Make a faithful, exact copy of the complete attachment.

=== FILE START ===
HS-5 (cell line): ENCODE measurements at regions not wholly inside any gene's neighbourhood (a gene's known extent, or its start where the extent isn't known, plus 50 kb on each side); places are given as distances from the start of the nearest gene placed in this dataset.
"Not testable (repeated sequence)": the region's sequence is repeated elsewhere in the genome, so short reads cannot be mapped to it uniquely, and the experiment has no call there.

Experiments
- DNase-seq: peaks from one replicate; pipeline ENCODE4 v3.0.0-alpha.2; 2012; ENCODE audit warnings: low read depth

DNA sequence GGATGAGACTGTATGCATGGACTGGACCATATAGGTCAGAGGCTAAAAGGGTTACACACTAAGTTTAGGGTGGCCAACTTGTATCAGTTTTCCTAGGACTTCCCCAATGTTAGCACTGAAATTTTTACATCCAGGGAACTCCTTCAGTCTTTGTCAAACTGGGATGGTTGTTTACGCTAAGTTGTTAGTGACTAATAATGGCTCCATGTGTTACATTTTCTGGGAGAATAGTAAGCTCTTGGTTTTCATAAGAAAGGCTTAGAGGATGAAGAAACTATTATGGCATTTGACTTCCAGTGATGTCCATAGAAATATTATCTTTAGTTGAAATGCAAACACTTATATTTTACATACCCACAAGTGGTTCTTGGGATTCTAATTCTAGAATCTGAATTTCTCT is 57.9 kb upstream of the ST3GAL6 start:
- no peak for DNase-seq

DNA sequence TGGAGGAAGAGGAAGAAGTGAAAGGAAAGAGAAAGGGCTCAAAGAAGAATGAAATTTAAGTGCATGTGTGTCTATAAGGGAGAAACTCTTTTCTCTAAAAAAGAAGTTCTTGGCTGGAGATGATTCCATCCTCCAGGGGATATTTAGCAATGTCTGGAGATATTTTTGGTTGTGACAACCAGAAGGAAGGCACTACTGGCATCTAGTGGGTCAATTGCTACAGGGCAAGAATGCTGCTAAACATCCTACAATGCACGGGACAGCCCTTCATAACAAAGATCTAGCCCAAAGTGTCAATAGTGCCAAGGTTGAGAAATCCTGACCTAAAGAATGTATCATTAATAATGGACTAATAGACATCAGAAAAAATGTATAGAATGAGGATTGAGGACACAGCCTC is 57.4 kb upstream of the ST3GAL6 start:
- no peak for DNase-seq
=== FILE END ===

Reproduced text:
HS-5 (cell line): ENCODE measurements at regions not wholly inside any gene's neighbourhood (a gene's known extent, or its start where the extent isn't known, plus 50 kb on each side); places are given as distances from the start of the nearest gene placed in this dataset.
"Not testable (repeated sequence)": the region's sequence is repeated elsewhere in the genome, so short reads cannot be mapped to it uniquely, and the experiment has no call there.

Experiments
- DNase-seq: peaks from one replicate; pipeline ENCODE4 v3.0.0-alpha.2; 2012; ENCODE audit warnings: low read depth

DNA sequence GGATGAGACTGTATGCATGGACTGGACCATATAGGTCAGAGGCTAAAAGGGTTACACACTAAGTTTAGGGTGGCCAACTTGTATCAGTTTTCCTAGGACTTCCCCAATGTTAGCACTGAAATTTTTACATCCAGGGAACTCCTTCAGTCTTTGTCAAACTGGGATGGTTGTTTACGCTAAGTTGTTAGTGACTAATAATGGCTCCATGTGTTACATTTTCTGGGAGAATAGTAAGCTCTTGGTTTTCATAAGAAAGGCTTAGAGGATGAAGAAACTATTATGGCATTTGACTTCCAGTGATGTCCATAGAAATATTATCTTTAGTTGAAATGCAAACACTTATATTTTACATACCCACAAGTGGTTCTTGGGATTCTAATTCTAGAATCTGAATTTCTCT is 57.9 kb upstream of the ST3GAL6 start:
- no peak for DNase-seq

DNA sequence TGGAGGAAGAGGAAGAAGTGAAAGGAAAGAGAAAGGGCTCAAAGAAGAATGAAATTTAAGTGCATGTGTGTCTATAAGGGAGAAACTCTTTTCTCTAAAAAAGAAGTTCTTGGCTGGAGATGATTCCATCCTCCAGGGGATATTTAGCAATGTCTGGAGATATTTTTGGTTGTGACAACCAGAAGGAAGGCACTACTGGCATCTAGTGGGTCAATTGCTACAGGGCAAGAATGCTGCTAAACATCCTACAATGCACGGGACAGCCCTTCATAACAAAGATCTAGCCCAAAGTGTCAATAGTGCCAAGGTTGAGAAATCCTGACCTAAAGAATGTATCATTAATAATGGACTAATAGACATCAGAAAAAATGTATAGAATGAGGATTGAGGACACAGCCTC is 57.4 kb upstream of the ST3GAL6 start:
- no peak for DNase-seq